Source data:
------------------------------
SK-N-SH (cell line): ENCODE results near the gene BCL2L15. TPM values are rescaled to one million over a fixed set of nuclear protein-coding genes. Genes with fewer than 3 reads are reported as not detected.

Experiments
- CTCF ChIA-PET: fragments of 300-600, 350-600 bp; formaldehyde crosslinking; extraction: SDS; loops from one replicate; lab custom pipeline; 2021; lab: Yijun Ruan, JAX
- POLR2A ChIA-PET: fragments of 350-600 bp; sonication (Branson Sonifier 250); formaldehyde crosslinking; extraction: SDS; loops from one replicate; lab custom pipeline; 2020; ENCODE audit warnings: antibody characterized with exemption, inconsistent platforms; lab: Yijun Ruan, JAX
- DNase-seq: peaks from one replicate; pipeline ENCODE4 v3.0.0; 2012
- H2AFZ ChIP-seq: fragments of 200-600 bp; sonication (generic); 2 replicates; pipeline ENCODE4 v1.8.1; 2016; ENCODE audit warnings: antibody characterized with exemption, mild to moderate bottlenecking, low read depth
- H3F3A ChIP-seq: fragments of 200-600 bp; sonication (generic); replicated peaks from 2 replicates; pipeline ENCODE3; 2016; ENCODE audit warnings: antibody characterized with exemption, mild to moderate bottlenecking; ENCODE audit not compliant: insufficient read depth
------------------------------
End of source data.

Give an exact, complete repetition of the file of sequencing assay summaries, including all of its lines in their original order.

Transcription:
SK-N-SH (cell line): ENCODE results near the gene BCL2L15. TPM values are rescaled to one million over a fixed set of nuclear protein-coding genes. Genes with fewer than 3 reads are reported as not detected.

Experiments
- CTCF ChIA-PET: fragments of 300-600, 350-600 bp; formaldehyde crosslinking; extraction: SDS; loops from one replicate; lab custom pipeline; 2021; lab: Yijun Ruan, JAX
- POLR2A ChIA-PET: fragments of 350-600 bp; sonication (Branson Sonifier 250); formaldehyde crosslinking; extraction: SDS; loops from one replicate; lab custom pipeline; 2020; ENCODE audit warnings: antibody characterized with exemption, inconsistent platforms; lab: Yijun Ruan, JAX
- DNase-seq: peaks from one replicate; pipeline ENCODE4 v3.0.0; 2012
- H2AFZ ChIP-seq: fragments of 200-600 bp; sonication (generic); 2 replicates; pipeline ENCODE4 v1.8.1; 2016; ENCODE audit warnings: antibody characterized with exemption, mild to moderate bottlenecking, low read depth
- H3F3A ChIP-seq: fragments of 200-600 bp; sonication (generic); replicated peaks from 2 replicates; pipeline ENCODE3; 2016; ENCODE audit warnings: antibody characterized with exemption, mild to moderate bottlenecking; ENCODE audit not compliant: insufficient read depth